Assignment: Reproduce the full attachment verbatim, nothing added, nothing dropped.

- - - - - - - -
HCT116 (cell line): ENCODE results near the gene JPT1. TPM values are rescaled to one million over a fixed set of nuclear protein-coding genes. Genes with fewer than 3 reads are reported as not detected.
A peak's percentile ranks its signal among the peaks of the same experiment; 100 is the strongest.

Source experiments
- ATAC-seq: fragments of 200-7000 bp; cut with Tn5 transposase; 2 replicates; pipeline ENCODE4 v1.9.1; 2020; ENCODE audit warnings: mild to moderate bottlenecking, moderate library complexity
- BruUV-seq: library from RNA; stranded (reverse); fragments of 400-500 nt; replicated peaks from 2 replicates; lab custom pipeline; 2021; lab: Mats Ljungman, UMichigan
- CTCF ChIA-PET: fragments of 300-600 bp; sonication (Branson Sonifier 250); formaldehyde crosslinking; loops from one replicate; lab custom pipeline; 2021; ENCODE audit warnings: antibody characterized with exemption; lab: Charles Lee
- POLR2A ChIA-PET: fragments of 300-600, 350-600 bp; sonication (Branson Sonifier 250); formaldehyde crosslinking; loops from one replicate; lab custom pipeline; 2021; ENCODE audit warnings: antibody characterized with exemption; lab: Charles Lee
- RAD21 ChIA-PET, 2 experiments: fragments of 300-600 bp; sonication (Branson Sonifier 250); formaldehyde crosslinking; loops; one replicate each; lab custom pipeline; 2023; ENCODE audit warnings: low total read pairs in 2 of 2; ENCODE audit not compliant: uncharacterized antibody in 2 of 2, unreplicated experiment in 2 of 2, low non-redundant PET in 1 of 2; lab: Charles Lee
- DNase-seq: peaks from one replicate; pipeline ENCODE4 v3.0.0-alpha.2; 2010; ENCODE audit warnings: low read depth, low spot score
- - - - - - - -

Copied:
HCT116 (cell line): ENCODE results near the gene JPT1. TPM values are rescaled to one million over a fixed set of nuclear protein-coding genes. Genes with fewer than 3 reads are reported as not detected.
A peak's percentile ranks its signal among the peaks of the same experiment; 100 is the strongest.

Source experiments
- ATAC-seq: fragments of 200-7000 bp; cut with Tn5 transposase; 2 replicates; pipeline ENCODE4 v1.9.1; 2020; ENCODE audit warnings: mild to moderate bottlenecking, moderate library complexity
- BruUV-seq: library from RNA; stranded (reverse); fragments of 400-500 nt; replicated peaks from 2 replicates; lab custom pipeline; 2021; lab: Mats Ljungman, UMichigan
- CTCF ChIA-PET: fragments of 300-600 bp; sonication (Branson Sonifier 250); formaldehyde crosslinking; loops from one replicate; lab custom pipeline; 2021; ENCODE audit warnings: antibody characterized with exemption; lab: Charles Lee
- POLR2A ChIA-PET: fragments of 300-600, 350-600 bp; sonication (Branson Sonifier 250); formaldehyde crosslinking; loops from one replicate; lab custom pipeline; 2021; ENCODE audit warnings: antibody characterized with exemption; lab: Charles Lee
- RAD21 ChIA-PET, 2 experiments: fragments of 300-600 bp; sonication (Branson Sonifier 250); formaldehyde crosslinking; loops; one replicate each; lab custom pipeline; 2023; ENCODE audit warnings: low total read pairs in 2 of 2; ENCODE audit not compliant: uncharacterized antibody in 2 of 2, unreplicated experiment in 2 of 2, low non-redundant PET in 1 of 2; lab: Charles Lee
- DNase-seq: peaks from one replicate; pipeline ENCODE4 v3.0.0-alpha.2; 2010; ENCODE audit warnings: low read depth, low spot score